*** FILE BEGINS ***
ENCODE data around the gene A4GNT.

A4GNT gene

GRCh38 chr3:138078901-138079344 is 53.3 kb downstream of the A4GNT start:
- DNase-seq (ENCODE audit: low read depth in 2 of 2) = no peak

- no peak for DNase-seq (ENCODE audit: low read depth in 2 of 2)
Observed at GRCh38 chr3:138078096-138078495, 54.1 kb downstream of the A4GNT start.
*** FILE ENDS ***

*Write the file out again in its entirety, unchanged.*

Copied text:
ENCODE data around the gene A4GNT.

A4GNT gene

GRCh38 chr3:138078901-138079344 is 53.3 kb downstream of the A4GNT start:
- DNase-seq (ENCODE audit: low read depth in 2 of 2) = no peak

- no peak for DNase-seq (ENCODE audit: low read depth in 2 of 2)
Observed at GRCh38 chr3:138078096-138078495, 54.1 kb downstream of the A4GNT start.